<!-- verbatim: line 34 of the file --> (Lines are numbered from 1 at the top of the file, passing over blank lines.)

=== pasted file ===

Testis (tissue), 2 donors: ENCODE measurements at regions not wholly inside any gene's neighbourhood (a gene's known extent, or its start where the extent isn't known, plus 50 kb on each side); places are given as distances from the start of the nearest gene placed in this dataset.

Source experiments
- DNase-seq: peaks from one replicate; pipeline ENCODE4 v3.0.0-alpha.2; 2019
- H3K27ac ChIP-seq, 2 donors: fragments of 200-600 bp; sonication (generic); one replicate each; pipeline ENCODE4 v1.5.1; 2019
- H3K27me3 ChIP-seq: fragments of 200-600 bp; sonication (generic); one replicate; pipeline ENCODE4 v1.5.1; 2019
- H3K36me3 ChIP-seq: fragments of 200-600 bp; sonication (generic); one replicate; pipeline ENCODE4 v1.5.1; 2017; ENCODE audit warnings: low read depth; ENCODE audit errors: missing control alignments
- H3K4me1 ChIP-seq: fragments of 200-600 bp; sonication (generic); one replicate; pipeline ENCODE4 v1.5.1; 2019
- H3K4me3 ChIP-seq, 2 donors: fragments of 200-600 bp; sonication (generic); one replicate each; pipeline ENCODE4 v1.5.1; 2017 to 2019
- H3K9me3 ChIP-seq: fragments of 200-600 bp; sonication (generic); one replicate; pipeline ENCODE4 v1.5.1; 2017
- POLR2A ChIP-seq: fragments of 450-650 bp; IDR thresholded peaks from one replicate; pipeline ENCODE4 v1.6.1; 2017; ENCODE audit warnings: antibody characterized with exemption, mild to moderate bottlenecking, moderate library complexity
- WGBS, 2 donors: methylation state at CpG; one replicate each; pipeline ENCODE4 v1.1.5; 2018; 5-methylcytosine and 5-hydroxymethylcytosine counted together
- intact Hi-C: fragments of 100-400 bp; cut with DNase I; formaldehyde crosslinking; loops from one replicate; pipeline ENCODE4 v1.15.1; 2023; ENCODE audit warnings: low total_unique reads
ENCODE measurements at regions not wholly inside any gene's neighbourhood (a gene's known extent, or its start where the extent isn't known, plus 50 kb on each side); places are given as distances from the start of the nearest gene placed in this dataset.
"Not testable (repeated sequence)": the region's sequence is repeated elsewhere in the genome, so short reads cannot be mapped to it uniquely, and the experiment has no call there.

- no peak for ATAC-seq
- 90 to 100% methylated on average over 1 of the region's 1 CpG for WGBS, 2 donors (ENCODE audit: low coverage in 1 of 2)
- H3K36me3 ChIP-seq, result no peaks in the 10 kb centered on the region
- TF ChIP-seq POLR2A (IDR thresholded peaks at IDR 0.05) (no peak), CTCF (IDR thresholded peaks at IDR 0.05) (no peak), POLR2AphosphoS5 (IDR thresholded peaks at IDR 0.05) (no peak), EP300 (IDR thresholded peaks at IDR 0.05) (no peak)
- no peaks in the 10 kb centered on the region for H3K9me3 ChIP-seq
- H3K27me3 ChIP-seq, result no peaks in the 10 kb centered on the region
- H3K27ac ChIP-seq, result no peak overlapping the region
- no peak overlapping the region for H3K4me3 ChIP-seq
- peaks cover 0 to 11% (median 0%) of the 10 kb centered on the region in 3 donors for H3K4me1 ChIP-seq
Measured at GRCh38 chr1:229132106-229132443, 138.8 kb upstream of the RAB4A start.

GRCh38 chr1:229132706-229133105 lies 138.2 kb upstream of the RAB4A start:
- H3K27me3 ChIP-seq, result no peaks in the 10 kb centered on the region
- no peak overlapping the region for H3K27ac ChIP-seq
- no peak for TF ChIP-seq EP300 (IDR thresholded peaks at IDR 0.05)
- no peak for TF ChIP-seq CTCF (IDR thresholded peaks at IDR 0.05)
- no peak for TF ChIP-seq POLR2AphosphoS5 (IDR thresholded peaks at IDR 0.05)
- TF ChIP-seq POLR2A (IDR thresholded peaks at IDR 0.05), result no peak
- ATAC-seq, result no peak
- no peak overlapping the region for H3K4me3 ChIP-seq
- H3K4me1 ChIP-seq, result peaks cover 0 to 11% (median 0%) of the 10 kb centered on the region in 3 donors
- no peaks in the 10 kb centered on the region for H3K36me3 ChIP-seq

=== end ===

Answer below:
- H3K4me1 ChIP-seq, result peaks cover 0 to 11% (median 0%) of the 10 kb centered on the region in 3 donors